Brownfield | 27 October 2021
The potential ag trade impact of China’s CPTPP bid
By Meghan Grebner
The world’s largest meat importing nation recently submitted a formal application to join the Comprehensive and Progressive Agreement for Trans-Pacific Partnership (CPTPP) and it continues to draw a lot of attention.
Joel Haggard, senior vice president for the Asia-Pacific with the US Meat Export Federation says if China’s application is approved, it could have a significant impact on red meat trade. “China already has FTAs with Australia and New Zealand and duties are zero for New Zealand red meat imports into China and are already quite low for Australia,” he says. “Canada and Mexico would expect lower duties.”
The US officially withdrew from the Trans-Pacific Partnership Agreement talks in 2017 and the 11 countries moved on to form the CPTPP.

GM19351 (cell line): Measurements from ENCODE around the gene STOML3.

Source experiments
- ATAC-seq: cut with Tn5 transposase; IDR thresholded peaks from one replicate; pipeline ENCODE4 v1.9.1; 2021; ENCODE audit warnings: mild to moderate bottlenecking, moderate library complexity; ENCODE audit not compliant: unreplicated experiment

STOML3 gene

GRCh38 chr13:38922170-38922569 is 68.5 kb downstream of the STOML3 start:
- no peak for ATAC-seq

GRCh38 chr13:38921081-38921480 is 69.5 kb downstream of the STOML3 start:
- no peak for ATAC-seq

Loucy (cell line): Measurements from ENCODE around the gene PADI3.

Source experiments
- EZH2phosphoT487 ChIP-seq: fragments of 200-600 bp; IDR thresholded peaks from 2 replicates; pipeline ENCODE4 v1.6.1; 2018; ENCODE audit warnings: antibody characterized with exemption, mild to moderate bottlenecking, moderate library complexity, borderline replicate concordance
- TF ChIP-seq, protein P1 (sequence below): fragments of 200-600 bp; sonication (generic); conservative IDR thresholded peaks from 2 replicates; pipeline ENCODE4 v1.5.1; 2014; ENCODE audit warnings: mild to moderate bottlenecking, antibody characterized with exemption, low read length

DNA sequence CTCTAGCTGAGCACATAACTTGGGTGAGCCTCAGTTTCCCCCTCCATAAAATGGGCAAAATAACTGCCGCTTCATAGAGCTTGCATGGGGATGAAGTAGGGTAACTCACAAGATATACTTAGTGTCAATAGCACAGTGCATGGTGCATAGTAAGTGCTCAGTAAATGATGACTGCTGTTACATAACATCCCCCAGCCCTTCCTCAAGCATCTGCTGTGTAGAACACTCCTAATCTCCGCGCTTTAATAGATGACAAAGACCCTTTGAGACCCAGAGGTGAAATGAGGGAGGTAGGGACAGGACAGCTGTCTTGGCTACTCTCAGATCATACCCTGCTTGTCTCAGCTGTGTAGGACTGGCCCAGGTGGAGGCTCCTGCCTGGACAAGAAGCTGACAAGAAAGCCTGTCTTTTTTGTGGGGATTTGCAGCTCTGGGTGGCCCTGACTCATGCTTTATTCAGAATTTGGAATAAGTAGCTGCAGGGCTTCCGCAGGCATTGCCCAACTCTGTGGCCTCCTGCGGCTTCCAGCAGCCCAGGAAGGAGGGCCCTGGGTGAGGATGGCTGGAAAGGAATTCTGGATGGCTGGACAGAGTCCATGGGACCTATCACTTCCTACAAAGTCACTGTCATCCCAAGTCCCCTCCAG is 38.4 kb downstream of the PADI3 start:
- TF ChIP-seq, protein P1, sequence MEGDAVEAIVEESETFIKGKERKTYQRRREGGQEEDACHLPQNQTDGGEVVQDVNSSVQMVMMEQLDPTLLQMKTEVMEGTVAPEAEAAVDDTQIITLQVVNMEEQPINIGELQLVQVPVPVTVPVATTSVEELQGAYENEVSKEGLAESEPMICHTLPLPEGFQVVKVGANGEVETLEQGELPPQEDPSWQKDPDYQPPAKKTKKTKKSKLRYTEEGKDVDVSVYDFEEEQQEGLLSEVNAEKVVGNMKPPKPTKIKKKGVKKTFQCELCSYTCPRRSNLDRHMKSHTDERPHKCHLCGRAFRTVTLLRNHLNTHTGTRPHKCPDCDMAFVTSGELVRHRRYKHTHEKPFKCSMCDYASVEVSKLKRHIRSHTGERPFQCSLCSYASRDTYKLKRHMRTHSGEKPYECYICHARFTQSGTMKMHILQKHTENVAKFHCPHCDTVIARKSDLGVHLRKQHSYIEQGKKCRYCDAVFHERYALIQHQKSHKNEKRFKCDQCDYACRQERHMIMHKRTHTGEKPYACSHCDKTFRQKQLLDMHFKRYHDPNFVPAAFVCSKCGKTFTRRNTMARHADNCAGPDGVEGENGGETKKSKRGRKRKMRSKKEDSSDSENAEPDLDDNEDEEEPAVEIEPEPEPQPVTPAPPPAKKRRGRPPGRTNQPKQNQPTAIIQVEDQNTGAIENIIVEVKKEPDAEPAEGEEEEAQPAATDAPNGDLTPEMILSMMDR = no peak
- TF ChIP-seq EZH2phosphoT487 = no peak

Haggard says there are other meat trade issues outside of tariffs that would also need to be addressed. “Australia currently has major access problems for some of its ag exports into China, including beef,” he says. “Now one would think those would have to be addressed. Suppliers may also demand more streamlined access procedures for meat plants, such as under the US-China Phase One agreement.”
Haggard says there is still enormous growth opportunity for red meat trade in China and the application holds significant appeal for prospective suppliers.
The United Kingdom and Taiwan have also submitted formal applications to join the CPTPP and other countries like South Korea, the Philippines, Thailand, and Indonesia have also expressed interest in joining.